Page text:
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Glossary

A B C D E F G H I J K L M N O P Q R S T U V W X Y Z

Barrier Coat A coating used to isolate a dye, stain, glaze, or topcoat either from the surface to which it is applied or a previous coating for the purpose of increasing adhesion, insuring compatibility, or isolating contamination. Also known as a tie coat.
Base-Color The first color coat applied during many types of faux finishing techniques.
Binder The nonvolatile portion of the vehicle of a coating which holds together the pigment particles and attaches them to the substrate.
Bleaching The fading of a color toward white generally caused by exposure to chemicals or ultraviolet radiation.

The use of one of the three wood bleaches to remove natural color, dyes, or water stains from wood.

Bleeding The diffusion of color matter through a coating from underlying surfaces causing color change. Caused by a common solvency of the topcoat and the dye.
Blistering The formation of blisters in coating films by the local loss of adhesion and lifting of the film from the underlying substrate.
BLO Boiled linseed oil. One of the drying oils used to make conversion coatings like varnish.
Block Resistance The ability of a coating to resist sticking to itself when used on two surfaces that come into contact with each other or other surfaces.
Blocking A coating's tendancy to adhere to itself on another freshly coated surface or to other substrates. Causes windows to bind, doors to stick and damage to finished surfaces when they’re contacted before the coating fully cures.
Blooming Unlike blushing, bloom forms after the coating has dried or cured. Presenting as a haze in the film (may be irridescent or bluish like an oil slick) of coating surfaces, it's caused by the exudation of a component of the coating such as oil plasticizer, uncured oil stain, or noncrosslinked coating constituent when the coated part is exposed to a cycle of heat, humidity, and cooling. Also caused when an acid cured coating (e.g., conversion varnish) is applied over a sealer that contains zinc stearate; the acid and zinc have a chemical reaction as the coating cures (may occur months after application).
Blotch/Blotching Blotches are random areas on the surface of the wood that have adsorbed more of the dye, stain, or finish compared to other areas. The sharp contrast between dark and lighter areas on the wood surface is usually considered unattractive.
Blush Retarder A thinner/reducer with slower drying properties.
Blushing A film defect which manifests itself as a milky appearance which is generally caused by rapid solvent evaporation or the presence of excessive moisture during the curing process. Blushing can be prevented by slowing down the drying/evaporation rate of the solvents in the coating by adding a retarder.
Body Used to describe the consistency or thickness/viscosity of the coating while in liquid form.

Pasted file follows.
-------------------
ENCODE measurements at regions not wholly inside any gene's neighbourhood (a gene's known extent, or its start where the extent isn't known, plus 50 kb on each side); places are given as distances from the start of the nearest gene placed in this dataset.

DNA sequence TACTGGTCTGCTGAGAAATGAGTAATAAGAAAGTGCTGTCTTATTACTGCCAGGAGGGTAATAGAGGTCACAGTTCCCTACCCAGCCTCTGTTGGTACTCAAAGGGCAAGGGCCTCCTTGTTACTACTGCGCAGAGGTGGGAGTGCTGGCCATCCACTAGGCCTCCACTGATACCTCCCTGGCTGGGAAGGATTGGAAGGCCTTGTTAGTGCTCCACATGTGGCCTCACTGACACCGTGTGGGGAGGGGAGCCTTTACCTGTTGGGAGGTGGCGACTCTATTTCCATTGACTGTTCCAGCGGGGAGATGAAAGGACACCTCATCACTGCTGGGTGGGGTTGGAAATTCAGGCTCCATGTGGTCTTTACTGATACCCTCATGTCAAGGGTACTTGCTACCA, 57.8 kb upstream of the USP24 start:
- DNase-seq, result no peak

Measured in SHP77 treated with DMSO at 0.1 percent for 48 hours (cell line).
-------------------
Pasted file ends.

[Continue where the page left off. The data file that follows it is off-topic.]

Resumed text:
Bond The adhesion of, or ability of, two items to stick to one another.
Bonding The attachment between a coating film and the underling material to which it is applied.
Bounce Back The rebound of atomized coating, especially when applied by conventional air spray methods. The air pressure used to atomize the coating bounces off the surface being sprayed keeping the material from attaching to the surface and it's lost as overspray.
Box Coat Spraying the first pass in one direction and the second at a right angle to the first providing more even film distribution.
Boxing Mixing of coatings by pouring from one container to another. When starting a large paint job, it's wise to intermix (box) the containers of paint to ensure they are all the same color and avoid slight variations from one container to another.
Bridging When a finish forms a layer over a crack or void rather than filling it. Often seen as white or gray pores where the finish has bridged the pore rather than fill it.
Brittleness The lack of resistance to cracking or breaking of a coating film when bent or flexed.
Bronzing A coloration (often green) observed on a dyed surface that contrasts with the actual color of the dye. It's caused by a concentration of dye crystals left on the surface of the wood after the carrier evaporated. To fix the problem, wipe the surface with a rag wetted with the proper solvent or simply topcoat with a solvent-based coating.
Brush marks Ridges left after application of the coating by a brush due to poor flow, leveling or substrate wetting. Choosing the proper brush, using good technique, and thinning the coating as needed all work to reduce or eliminate brush marks.
Brushability The ease of applying a coating by brush.
Bubbling A temporary or permanent film defect in which bubbles of air or solvent vapor are present in the applied film. See air entrapment.
Build The wet or dry film thickness of a coating. See high build.
Bumps High and low spots in a coating surface caused by unwanted flowing that occurs during curing. Caused by surface tension gradients that arise during curing.
Burn-in Method of filling a defect in wood using a hot knife and a burn-in stick of resin or shellac.

Also, the ability of a new coat of finish to partially dissolve the surface of the previous coat and attain a chemical bond creating a continuous film instead of multiple layers/coats.

Burnishing The formation of shiny area on a finished surface as a result of rubbing.
Butyl Cellosolve A registered, trademark name for ethylene glycol monobutyl ether. A slow evaporating, water miscible, relatively strong solvent. Commonly used as a lacquer retarder.

A B C D E F G H I J K L M N O P Q R S T U V W X Y Z


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